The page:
At first there were signs indicating where things would be, and plans about what they might look like. Hung neatly on one wall are instructions and concepts on twelve clipboards assigned to Hill and various writers, set designers, photographers, etc. Hill sits at her desk most days and works with her assistants, deciding on and arranging for guests, devising sketches, discussing the set and the furniture, holding conferences not only with her assistants but occasionally with the gallery staff. During the last week of the exhibition, October 10-14, the final taping will be shown continuously in the environment of the completed set and office. In the meantime, things are accumulating.
Pilot Floor Plan
Christine Hill: Floor Plan for Pilot Project.

In an earlier work, Volksboutique (1996-97), Hill created and operated a second-hand clothing shop in the recently opened eastern sector of Berlin. In all respects, it seems to have been an ordinary shop where people bought clothes because they liked them and/or they were cheaper than new clothes. And so it was. But it was also a space, an entity invented and run by an artist, someone who had also been a masseuse and a band singer, among other things, that involved her in acquiring clothes, displaying and pricing them, conversing with customers, serving tea, etc. These were the materials of the work being done and the work being made, as it existed from moment to moment. Work within space and over time, representing time and space. It was also about the interaction of people assuming identities, their own and those of previous owners of the clothes, what they said and how that suited the clothes they were in, the people they were with, and the space they occupied in eastern Berlin. So the time span was something like thirty years or more, depending on whether you began with the space in the building or the clothes or the people.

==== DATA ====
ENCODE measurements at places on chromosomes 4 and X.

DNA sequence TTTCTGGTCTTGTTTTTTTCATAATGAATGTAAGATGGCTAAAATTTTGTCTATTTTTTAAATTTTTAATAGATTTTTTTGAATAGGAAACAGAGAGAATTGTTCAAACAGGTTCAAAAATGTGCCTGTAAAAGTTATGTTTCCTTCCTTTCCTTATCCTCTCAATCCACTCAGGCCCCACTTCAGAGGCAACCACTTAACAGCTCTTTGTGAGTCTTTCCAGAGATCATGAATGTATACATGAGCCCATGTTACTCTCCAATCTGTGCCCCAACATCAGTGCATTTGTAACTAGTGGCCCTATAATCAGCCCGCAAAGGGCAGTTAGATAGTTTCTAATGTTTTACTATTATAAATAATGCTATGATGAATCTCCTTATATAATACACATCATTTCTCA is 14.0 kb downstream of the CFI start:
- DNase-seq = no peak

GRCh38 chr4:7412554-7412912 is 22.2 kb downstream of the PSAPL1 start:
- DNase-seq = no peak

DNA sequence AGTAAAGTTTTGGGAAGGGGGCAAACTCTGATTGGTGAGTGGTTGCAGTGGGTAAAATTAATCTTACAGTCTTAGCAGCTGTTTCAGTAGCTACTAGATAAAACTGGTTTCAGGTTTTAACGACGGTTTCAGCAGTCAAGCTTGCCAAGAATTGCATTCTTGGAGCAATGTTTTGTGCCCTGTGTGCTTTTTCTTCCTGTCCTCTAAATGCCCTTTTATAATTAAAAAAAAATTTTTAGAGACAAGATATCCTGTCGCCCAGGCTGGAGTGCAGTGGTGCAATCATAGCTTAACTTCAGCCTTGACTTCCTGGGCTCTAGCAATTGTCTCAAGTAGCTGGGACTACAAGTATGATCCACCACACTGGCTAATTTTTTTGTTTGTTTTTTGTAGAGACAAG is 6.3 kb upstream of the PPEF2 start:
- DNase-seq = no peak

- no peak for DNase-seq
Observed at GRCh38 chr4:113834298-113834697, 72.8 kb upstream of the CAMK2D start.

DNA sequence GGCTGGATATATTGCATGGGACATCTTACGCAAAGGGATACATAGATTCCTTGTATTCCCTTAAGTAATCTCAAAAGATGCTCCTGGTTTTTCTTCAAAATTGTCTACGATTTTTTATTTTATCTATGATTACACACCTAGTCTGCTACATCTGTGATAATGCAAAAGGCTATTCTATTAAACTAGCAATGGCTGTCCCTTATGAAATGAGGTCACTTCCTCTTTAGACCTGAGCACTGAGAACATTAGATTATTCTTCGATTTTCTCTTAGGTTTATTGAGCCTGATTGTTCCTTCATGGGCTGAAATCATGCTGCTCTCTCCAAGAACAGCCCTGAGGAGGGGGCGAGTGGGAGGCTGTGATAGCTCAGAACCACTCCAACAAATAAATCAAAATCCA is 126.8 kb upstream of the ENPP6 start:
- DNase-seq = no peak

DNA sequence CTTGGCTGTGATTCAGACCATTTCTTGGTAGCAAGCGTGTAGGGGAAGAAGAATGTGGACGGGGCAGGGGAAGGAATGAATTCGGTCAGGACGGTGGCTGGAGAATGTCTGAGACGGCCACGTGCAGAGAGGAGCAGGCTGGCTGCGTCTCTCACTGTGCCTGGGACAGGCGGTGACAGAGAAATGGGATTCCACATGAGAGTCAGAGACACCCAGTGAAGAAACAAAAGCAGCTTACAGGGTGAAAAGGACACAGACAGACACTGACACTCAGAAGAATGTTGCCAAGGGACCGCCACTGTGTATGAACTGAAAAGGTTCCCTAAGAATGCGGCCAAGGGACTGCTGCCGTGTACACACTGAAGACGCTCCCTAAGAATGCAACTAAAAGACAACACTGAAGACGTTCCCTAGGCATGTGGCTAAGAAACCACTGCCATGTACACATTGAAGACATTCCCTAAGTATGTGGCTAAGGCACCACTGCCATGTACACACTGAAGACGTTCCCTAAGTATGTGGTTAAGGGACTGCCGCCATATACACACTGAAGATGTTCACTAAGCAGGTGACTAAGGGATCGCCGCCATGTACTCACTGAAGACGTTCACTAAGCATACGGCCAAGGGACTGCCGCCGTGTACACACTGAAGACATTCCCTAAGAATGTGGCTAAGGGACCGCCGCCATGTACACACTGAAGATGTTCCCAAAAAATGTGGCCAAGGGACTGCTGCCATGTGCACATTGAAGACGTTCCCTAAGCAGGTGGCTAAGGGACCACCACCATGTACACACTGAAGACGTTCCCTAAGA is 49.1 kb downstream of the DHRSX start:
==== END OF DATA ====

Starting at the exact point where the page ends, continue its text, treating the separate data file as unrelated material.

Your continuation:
"Pilot" has a similar time span, though it is in some ways both more specific and more open-ended (toward continuing the past into the future). For my generation television was a futuristic enterprise. It is the most modern thing one could--and emblematically, at least, still can-- think of. I associate it with the 1939 World's Fair, and with its real emergence in the post-World War II years. For Hill's generation it's probably a rather dated medium, though powerful. The late night talk show goes back to the 1950s, to Jerry Lester, Jack Paar, and Steve Allen, and it hasn't really changed much since then. The host sits behind a desk and interviews guests seated next to him. Interviews are interspersed with sketches, musical numbers, and, of course, commercials. I think the introductory monologue by the host goes back that far as well, or at least to Johnny Carson.